Electrical cars  EV Robert Jenrick: MPs say minister made ‘serious mistakes’ in planning case

Electrical cars EV Robert Jenrick: MPs say minister made ‘serious mistakes’ in planning case

Electrical cars EV

electrical cars  EV Robert Jenrick

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Housing Secretary Robert Jenrick made “serious mistakes” over the controversial Westferry planning application, MPs have said.

The Commons housing committee has asked Mr Jenrick for more details about his contacts with developer and Tory donor Richard Desmond.

Boris Johnson said the matter was closed after correspondence, including texts between the two men was released.

But MPs said they “respectfully disagreed” with the PM’s assessment.

The committee, which is led by Labour MP Clive Betts, has asked Mr Jenrick to appear before them on 13 July to answer questions about his involvement with the case and transparency in the planning process.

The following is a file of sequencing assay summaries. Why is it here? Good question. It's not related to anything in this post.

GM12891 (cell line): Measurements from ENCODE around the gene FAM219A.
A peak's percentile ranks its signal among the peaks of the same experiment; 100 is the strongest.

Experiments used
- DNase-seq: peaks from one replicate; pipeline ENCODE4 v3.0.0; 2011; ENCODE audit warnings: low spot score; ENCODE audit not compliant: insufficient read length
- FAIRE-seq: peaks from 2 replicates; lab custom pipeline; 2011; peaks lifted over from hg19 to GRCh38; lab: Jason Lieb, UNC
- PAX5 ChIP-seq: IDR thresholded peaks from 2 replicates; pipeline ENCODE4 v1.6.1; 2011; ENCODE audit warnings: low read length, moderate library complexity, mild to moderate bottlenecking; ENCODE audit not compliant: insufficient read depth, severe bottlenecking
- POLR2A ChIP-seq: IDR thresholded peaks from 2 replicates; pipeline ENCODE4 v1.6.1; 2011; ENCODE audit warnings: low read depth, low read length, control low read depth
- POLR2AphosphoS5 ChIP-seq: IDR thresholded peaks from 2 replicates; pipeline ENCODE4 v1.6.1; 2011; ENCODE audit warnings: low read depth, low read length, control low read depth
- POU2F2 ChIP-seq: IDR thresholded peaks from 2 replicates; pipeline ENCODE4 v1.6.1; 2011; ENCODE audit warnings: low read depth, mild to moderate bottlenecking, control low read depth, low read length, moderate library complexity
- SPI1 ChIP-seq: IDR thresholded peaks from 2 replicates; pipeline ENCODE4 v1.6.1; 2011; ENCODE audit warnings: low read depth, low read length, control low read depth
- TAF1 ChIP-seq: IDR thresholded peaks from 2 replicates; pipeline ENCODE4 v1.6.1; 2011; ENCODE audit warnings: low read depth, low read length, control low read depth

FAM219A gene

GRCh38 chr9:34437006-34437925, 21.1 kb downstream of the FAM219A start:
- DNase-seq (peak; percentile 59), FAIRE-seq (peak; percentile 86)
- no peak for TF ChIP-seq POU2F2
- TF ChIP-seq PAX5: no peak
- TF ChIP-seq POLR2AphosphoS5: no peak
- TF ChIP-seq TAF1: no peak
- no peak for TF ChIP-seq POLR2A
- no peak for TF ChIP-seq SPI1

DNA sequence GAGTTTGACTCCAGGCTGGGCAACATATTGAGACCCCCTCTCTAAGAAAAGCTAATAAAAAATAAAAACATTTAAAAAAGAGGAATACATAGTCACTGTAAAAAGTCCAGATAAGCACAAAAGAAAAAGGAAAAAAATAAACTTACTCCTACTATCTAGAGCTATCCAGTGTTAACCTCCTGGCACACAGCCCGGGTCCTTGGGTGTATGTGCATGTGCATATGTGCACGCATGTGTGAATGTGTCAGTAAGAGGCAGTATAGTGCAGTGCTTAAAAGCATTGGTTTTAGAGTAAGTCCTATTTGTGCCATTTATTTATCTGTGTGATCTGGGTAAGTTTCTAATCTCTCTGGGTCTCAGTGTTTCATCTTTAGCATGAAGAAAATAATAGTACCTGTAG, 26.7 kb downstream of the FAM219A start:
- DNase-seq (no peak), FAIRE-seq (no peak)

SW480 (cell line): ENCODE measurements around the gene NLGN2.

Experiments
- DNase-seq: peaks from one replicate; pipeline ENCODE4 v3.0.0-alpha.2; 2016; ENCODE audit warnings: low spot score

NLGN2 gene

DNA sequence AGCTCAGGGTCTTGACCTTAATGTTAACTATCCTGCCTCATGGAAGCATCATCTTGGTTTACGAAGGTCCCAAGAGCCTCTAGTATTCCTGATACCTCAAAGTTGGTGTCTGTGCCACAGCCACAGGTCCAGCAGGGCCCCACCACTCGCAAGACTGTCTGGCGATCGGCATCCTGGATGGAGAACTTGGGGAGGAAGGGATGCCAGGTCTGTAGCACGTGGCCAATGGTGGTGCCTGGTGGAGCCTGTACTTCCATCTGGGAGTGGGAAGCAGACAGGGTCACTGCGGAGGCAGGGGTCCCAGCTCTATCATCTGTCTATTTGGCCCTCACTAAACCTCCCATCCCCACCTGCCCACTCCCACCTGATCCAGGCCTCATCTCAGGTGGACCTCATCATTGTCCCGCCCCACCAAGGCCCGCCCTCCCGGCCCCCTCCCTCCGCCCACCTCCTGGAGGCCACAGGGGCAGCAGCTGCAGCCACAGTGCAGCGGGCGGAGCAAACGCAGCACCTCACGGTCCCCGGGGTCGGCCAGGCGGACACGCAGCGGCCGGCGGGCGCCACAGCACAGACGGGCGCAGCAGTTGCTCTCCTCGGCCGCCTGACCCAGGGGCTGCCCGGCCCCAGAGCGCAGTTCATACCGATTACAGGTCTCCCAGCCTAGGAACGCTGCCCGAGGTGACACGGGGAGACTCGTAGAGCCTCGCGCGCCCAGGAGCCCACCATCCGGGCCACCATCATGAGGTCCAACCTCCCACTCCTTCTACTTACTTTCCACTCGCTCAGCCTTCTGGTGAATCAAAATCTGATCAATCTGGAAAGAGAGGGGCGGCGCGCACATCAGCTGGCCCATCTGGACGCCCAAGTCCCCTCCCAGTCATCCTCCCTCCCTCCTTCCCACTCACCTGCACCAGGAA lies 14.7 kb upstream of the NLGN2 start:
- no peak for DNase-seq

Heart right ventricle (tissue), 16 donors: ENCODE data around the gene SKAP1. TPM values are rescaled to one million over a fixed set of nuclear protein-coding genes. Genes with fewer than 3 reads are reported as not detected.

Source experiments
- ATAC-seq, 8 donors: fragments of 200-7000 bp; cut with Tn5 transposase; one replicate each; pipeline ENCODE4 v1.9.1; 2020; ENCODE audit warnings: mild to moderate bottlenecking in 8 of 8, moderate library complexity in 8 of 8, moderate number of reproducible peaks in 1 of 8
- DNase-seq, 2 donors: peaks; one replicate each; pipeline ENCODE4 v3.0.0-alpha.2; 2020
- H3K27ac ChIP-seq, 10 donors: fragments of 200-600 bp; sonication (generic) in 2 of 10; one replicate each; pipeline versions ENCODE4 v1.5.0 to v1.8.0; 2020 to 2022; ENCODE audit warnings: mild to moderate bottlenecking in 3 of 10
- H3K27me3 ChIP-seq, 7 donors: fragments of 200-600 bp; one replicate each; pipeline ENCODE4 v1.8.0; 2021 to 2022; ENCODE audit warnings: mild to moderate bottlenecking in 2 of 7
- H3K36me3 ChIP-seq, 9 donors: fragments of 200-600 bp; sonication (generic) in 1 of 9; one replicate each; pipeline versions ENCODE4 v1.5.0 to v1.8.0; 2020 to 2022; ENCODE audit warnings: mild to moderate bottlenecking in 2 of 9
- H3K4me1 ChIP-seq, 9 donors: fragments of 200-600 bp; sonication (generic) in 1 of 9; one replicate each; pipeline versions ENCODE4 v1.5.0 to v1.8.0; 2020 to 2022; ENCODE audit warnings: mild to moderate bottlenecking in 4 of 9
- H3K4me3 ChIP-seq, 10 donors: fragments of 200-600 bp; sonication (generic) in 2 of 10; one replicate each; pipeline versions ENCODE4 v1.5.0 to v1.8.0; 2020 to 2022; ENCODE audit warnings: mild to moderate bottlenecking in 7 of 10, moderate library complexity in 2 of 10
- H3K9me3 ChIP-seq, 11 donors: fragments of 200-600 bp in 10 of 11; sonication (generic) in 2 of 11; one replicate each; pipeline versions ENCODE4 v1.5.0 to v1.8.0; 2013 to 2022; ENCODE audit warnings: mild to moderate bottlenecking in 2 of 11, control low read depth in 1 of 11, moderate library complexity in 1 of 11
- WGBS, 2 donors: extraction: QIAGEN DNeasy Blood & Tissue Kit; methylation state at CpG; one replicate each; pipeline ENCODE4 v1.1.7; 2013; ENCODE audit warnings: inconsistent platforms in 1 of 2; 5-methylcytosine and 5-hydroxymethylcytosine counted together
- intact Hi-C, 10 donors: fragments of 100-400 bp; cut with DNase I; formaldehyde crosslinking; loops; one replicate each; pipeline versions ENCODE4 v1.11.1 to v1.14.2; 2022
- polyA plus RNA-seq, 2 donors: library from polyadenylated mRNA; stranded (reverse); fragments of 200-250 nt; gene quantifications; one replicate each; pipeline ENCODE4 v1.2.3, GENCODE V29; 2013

Mr Jenrick over-ruled a planning inspector when he approved the development of more than 1,500 flats on the site of the former Westferry print works in east London in January.

But following a challenge by Tower Hamlets council, the decision was subsequently ruled unlawful by the High Court, on the grounds of “apparent bias” in the decision-making process.

Mr Jenrick has rejected suggestions he was swayed by lobbying by Mr Desmond, including when he sat next to the businessman at a fundraising dinner and was briefly shown a video of the development.

In a letter to Mr Jenrick, Mr Betts said his committee was not accusing him of “deliberate wrongdoing”.

Electrical cars EV ‘Neutral arbiter’

But he said the integrity of planning system and ministers’ role in making decisions meant unresolved questions about “perceived conflicts of interest” in the case must be addressed.

“The documents do clearly demonstrate that serious mistakes were made during the process and that these put in doubt your ability to act as a neutral arbiter in this case and created a strong perception of bias,” he wrote.

He has given Mr Jenrick until Monday to respond to 26 questions.

“The committee respectfully disagrees with the prime minister’s assertion that the matter is closed and believe that there are important lessons to be learned,” he added.

While continuing to look into the case and its wider implications, the committee is not currently considering calling any other witnesses to give evidence.

Mr Jenrick has insisted he approached the decision with an open mind and followed the rules, although he has admitted he could have done certain things better.

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